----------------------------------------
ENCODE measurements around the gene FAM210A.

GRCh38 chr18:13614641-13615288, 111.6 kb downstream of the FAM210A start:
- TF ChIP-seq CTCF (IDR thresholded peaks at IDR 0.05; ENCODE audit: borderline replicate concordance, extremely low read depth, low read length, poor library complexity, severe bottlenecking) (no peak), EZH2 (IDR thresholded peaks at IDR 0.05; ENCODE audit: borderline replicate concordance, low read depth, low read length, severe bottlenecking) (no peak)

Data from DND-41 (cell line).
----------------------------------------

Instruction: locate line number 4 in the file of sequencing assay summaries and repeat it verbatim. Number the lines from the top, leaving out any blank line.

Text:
Data from DND-41 (cell line).